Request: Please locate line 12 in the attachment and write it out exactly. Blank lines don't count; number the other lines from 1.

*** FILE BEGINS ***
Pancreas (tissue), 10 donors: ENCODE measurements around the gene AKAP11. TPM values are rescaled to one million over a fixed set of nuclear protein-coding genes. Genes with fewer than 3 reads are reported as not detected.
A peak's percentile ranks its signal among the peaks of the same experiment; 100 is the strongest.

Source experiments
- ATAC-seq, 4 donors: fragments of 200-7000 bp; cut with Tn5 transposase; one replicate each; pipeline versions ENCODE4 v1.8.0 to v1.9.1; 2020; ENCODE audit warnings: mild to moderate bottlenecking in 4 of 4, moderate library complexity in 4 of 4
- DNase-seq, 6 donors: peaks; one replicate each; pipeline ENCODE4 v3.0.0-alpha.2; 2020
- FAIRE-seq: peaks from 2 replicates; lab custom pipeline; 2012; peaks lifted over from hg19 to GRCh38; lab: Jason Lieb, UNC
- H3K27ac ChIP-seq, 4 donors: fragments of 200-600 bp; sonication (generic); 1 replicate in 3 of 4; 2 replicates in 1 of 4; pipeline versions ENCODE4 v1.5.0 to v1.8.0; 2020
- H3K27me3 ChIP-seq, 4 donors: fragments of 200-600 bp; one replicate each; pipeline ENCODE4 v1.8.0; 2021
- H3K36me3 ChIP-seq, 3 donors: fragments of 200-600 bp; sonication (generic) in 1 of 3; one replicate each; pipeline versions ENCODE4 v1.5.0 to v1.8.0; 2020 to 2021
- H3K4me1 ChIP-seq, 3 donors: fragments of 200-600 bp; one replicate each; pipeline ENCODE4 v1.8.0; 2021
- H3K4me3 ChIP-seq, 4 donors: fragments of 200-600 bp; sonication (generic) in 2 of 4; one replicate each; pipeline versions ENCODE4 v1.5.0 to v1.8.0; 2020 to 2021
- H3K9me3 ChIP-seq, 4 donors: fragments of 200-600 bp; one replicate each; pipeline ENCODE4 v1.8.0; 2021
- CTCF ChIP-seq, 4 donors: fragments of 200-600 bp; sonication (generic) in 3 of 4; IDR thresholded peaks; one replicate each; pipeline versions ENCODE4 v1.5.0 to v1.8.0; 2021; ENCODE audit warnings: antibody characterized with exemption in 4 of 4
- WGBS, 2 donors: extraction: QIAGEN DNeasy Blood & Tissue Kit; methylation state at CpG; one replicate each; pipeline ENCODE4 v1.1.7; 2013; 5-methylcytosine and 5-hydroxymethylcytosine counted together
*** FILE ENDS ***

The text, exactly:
- H3K9me3 ChIP-seq, 4 donors: fragments of 200-600 bp; one replicate each; pipeline ENCODE4 v1.8.0; 2021